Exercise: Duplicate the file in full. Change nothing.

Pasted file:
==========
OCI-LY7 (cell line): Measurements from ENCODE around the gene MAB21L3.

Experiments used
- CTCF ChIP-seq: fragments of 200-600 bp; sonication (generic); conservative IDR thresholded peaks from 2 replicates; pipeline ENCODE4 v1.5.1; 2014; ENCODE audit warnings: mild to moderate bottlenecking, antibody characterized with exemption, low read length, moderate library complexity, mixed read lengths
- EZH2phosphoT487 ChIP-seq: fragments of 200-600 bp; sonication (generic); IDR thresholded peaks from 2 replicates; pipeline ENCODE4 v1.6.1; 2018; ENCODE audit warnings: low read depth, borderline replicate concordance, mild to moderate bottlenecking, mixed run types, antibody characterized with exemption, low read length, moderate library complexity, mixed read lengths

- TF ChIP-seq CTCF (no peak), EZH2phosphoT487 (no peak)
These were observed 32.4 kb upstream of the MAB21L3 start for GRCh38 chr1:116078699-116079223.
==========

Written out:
OCI-LY7 (cell line): Measurements from ENCODE around the gene MAB21L3.

Experiments used
- CTCF ChIP-seq: fragments of 200-600 bp; sonication (generic); conservative IDR thresholded peaks from 2 replicates; pipeline ENCODE4 v1.5.1; 2014; ENCODE audit warnings: mild to moderate bottlenecking, antibody characterized with exemption, low read length, moderate library complexity, mixed read lengths
- EZH2phosphoT487 ChIP-seq: fragments of 200-600 bp; sonication (generic); IDR thresholded peaks from 2 replicates; pipeline ENCODE4 v1.6.1; 2018; ENCODE audit warnings: low read depth, borderline replicate concordance, mild to moderate bottlenecking, mixed run types, antibody characterized with exemption, low read length, moderate library complexity, mixed read lengths

- TF ChIP-seq CTCF (no peak), EZH2phosphoT487 (no peak)
These were observed 32.4 kb upstream of the MAB21L3 start for GRCh38 chr1:116078699-116079223.